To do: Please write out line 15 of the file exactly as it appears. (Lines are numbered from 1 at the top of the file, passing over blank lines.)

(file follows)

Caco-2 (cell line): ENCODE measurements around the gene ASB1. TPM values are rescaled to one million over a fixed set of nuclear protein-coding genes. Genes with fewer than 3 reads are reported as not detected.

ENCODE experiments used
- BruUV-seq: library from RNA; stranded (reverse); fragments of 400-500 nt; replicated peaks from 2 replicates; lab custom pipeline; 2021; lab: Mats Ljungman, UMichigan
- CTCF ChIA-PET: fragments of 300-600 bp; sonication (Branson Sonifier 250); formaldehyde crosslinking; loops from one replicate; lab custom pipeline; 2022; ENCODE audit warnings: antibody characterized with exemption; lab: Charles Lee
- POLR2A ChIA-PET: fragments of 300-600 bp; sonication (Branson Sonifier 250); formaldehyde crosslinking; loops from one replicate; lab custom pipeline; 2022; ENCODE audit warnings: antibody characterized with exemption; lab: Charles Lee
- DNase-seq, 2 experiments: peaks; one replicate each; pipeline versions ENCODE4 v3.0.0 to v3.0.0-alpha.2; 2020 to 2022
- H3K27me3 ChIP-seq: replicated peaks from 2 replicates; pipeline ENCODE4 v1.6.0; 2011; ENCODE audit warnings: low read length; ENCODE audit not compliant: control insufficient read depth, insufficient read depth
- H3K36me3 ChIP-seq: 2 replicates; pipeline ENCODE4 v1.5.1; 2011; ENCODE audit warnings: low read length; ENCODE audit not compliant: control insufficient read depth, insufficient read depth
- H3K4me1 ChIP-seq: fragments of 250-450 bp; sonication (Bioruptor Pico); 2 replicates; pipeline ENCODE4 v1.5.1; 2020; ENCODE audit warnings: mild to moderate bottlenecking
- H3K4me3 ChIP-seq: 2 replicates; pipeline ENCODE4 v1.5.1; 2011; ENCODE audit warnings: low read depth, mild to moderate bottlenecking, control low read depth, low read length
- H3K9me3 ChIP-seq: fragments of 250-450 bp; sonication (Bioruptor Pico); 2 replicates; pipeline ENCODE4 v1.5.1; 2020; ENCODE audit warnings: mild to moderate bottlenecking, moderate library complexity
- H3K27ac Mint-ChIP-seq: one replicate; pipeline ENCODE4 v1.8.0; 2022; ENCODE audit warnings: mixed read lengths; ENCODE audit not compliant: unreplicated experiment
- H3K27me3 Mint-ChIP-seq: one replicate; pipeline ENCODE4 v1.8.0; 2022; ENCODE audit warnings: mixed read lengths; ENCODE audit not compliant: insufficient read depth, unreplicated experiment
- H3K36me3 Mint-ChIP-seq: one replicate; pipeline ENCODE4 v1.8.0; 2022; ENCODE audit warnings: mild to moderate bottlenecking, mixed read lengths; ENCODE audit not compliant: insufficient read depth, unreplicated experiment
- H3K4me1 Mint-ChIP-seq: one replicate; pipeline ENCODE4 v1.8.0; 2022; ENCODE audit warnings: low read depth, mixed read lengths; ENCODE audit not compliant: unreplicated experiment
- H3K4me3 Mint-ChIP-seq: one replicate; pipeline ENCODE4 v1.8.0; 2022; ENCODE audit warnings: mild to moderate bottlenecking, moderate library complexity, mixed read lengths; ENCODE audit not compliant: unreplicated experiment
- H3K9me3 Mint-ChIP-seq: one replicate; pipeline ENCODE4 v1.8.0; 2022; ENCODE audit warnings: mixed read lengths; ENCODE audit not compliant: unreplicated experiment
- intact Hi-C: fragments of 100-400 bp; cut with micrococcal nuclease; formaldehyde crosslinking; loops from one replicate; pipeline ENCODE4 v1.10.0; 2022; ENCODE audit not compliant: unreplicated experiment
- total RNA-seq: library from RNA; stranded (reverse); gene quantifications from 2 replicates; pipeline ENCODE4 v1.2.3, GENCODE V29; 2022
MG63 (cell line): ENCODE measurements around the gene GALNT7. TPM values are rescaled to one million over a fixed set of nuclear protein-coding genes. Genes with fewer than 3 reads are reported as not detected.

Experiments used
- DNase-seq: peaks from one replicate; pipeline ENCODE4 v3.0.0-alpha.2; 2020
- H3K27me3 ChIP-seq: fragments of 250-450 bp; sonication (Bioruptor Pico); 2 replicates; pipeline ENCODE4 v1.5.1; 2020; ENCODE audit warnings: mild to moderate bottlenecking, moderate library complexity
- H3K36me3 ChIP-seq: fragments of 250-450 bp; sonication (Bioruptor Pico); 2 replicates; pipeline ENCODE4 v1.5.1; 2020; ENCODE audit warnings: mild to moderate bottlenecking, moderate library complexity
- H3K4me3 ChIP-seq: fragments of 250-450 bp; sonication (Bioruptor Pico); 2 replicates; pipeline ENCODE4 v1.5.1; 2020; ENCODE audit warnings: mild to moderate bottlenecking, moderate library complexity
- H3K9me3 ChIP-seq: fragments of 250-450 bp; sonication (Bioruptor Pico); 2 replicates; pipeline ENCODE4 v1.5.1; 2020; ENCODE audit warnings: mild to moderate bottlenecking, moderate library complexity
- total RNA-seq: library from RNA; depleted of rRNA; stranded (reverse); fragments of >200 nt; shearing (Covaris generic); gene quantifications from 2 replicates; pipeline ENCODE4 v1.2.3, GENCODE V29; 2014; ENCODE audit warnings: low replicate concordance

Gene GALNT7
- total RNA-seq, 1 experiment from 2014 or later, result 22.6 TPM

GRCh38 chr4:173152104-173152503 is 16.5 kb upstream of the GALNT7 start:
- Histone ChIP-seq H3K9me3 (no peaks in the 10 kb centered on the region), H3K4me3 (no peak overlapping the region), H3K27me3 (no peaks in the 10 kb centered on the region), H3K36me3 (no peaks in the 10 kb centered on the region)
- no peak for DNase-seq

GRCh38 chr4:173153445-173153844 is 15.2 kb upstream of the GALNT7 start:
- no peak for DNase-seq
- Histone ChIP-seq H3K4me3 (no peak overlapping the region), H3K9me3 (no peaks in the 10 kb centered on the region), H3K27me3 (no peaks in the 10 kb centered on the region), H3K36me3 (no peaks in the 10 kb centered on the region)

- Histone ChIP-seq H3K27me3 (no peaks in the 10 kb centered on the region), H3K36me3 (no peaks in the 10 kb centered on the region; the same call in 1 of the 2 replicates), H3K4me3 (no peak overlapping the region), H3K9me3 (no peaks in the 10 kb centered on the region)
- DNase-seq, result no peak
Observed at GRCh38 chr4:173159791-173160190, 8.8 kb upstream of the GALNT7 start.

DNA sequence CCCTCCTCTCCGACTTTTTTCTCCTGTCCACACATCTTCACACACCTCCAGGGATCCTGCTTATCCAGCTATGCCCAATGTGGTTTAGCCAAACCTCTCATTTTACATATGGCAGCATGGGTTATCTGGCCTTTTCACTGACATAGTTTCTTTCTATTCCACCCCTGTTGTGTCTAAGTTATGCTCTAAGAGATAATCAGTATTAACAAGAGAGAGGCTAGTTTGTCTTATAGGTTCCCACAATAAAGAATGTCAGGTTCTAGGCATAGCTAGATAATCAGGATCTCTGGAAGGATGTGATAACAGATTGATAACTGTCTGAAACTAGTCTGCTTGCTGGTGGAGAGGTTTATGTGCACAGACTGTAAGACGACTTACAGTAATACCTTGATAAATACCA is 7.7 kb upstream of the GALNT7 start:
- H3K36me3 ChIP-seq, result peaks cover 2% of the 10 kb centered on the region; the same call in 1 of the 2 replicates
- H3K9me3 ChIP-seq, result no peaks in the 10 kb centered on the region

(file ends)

- H3K4me1 Mint-ChIP-seq: one replicate; pipeline ENCODE4 v1.8.0; 2022; ENCODE audit warnings: low read depth, mixed read lengths; ENCODE audit not compliant: unreplicated experiment